You Gotta Want It: One Year of Building Up CWRU’s Community for Women in Computer Science

If you’ve been to Case Western Reserve University in the past year, you might have met Hacker Society- the computing student interest group on campus. I attended my first meeting the fall of my sophomore year when I switched out of the Biomedical Engineering department and into Computer Science. There were a few familiar faces in the room that I’d met briefly through my boyfriend’s fraternity, but other than that, I was a fish out of water. A few minutes into my first meeting, however, I was surprised to find they were very welcoming. That’s all it took. From there on out, I attended the Wednesday night tech talks as often as I could, even when they were way over my head. Over the next few years, I was either the lone woman at each meeting, or one of only a handful.

Sitting around at the campus bar after Hacker Society one night (one of only two women in attendance), someone made a joke that the only time I made new girl friends was when someone from Hacker Society started dating a new girlfriend.

It was said as a joke, but it was also true.

The more we talked, the less funny the joke became. Collectively as a group, we could not name 10 women in the EECS department. Between the four majors — Electrical Engineering, Computer Engineering, Systems Engineering, and Computer Science— we could count the number of women on our fingers, with space left over. It was a wake-up call for the group, but me in particular.

I read about women in tech all the time. I knew the stats. I’d heard the stories. But I’d been fortunate enough to have never been on the outside looking in of this particular group. I hadn’t considered what other women might perceive as barriers to entry to this incredible club that was responsible for making me a better student and a better programmer. It was the first night that I realized I might have been part of the problem.

I committed to doing something about it. There is a saying in my family that is used to dismiss excuses. Growing up, if my motivation towards reaching a goal ever dwindled, my Dad’s go-to advice was always: “You gotta want it.” I wanted this change in Hacker Society, so when Hacker Society decided to add a Public Relations chair as part of their leadership team, I went for it. I was suddenly the only woman on Hacker Society leadership; if anyone was going to tackle flipping Hacker Society’s image, it was me.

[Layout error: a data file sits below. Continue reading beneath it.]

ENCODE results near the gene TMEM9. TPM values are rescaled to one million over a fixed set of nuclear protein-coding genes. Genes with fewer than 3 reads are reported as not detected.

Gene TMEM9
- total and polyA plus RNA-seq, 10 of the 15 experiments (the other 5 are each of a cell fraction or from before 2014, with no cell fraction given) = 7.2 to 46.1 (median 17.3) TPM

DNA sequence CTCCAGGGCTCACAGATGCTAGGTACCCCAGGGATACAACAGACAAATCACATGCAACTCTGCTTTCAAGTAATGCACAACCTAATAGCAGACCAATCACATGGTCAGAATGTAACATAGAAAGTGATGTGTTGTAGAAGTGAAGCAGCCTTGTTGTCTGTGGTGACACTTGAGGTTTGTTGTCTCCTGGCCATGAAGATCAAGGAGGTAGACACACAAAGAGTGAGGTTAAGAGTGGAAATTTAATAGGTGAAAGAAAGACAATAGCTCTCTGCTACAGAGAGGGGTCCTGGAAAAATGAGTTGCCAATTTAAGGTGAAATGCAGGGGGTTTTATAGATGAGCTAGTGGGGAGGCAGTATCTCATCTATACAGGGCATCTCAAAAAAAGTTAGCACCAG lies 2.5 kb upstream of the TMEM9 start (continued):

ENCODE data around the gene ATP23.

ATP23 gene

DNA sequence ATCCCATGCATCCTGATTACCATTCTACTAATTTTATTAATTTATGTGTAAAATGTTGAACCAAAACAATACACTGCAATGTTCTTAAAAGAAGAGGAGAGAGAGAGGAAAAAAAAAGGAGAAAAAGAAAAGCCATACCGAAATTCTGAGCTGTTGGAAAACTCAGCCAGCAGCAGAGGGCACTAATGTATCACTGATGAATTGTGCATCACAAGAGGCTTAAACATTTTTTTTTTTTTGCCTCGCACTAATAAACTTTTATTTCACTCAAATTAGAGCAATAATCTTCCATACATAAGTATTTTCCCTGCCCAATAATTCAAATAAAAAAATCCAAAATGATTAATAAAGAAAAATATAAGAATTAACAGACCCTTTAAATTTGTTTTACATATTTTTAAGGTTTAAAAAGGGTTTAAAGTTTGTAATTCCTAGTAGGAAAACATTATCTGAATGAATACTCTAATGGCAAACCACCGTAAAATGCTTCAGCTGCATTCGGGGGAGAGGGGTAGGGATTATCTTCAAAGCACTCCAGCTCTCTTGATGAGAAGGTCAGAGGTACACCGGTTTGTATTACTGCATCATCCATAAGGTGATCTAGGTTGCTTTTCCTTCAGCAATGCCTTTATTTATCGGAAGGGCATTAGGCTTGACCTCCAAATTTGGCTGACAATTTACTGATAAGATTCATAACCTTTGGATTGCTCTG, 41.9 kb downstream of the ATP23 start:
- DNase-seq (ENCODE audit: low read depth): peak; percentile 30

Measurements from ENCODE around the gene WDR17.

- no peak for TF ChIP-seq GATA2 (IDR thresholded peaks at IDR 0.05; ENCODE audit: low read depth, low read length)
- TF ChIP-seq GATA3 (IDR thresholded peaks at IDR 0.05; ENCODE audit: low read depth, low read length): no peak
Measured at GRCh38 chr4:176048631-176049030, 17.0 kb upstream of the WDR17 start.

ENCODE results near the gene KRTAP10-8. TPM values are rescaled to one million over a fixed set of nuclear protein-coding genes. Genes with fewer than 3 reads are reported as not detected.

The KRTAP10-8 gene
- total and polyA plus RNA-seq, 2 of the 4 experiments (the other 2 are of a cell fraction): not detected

I started with the data. We couldn’t name ten women, but if we had known all the women in the department, how many should we have been able to name? According to CWRU’s Institutional Research, the Electrical Engineering and Computer Science department (which includes Systems Engineering and Computer Engineering) had 43 women in the department total, with 24 of them declared Computer Science majors as of the end of the Fall 2013 semester. Why could we only name eight? For Grace Hopper’s sake, how did I not know the other women in my classes?

It was easy to begin with looking at role models. It’s no secret that women role models in the CWRU EECS department are few and far between. You won’t meet the one woman Computer Science professor who does teach an undergraduate course until your junior year, which doesn’t help discouraged freshmen or sophomore women who might not even know she exists. If I was going to tackle the role model problem, I needed to make sure the few women we did have got to meet other women in computing.

Over the summer, a woman from CWRU’s Division of Engineering Leadership and Professional Practice emailed me an article about Harvey Mudd boosting their number of women STEM graduates. She followed up with asking what CWRU did to support women in computing. After I admitted there really wasn’t much offered, she encouraged me to ask for funding to attend the Grace Hopper Conference later that year.

I was spending the spring and summer semester on Co-Op, and our new department head was visiting my work site with the program director (who I happen to work for during the school year). I prepared like crazy to tell him why we needed to send women to Grace Hopper. I printed the data, the Harvey Mudd article, and more or less outlined a speech to convince him to fund it.

It turned out I didn’t need any of it. Dr. Loparo agreed to the trip without hesitation. The department would pay for everything but flights, as they were non-refundable if a woman dropped out. This later turned out to be a good call. I spent the rest of the summer trying to round up women through Facebook and the Hacker Society email list to attend the conference. Over the course of a couple weeks, I managed to fill up the 8 spots we had available. After booking the registrations, I met with all the women I had recruited, including another woman in the department who had registered independently of us but that the department had still agreed to fund. A lot of them were nervous about the cost of the flight. The last thing I wanted was for money to stand in someone’s way, so I committed to raising the rest of the money for flight reimbursements. I had no plan, but I agreed on the spot to find nearly $4,000 somewhere.